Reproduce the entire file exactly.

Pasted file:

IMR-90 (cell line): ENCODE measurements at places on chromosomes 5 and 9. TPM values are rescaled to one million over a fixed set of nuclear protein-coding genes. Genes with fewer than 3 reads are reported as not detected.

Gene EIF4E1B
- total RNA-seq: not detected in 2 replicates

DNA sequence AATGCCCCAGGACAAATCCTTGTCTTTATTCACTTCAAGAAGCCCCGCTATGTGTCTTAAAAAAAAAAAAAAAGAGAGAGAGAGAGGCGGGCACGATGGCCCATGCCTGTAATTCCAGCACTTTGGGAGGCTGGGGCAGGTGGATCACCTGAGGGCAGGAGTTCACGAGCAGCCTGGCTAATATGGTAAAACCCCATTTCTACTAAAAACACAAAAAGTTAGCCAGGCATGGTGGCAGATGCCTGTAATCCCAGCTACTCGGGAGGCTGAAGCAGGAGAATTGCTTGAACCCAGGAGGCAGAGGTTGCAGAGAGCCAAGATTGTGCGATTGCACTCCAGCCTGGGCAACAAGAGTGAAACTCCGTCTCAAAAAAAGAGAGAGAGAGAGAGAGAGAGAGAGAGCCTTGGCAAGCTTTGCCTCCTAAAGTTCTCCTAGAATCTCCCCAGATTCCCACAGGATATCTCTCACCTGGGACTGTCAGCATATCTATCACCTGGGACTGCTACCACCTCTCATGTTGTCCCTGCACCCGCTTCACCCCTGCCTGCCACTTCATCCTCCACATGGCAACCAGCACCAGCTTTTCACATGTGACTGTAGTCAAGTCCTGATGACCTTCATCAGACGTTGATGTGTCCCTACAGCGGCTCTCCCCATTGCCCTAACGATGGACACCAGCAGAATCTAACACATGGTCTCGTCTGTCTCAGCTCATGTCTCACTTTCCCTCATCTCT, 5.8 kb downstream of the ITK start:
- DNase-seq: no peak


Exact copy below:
IMR-90 (cell line): ENCODE measurements at places on chromosomes 5 and 9. TPM values are rescaled to one million over a fixed set of nuclear protein-coding genes. Genes with fewer than 3 reads are reported as not detected.

Gene EIF4E1B
- total RNA-seq: not detected in 2 replicates

DNA sequence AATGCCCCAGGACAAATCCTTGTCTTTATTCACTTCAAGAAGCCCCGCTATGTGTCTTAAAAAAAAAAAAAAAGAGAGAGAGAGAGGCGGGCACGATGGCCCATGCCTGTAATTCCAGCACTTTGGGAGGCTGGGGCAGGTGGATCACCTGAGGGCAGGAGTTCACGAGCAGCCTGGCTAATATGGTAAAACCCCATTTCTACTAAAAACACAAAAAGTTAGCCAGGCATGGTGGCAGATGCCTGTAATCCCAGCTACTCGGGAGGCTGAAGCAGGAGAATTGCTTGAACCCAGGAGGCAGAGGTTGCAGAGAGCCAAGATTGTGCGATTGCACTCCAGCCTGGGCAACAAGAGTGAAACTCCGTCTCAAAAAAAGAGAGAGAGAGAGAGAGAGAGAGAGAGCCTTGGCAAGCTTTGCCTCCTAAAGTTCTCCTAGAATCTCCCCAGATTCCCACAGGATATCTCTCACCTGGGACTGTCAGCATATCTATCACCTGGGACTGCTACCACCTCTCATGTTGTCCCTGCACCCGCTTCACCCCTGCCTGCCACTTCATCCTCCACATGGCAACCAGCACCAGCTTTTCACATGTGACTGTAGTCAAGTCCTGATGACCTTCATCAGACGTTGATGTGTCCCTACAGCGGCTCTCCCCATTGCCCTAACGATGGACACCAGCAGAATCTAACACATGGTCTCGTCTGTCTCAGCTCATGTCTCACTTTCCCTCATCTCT, 5.8 kb downstream of the ITK start:
- DNase-seq: no peak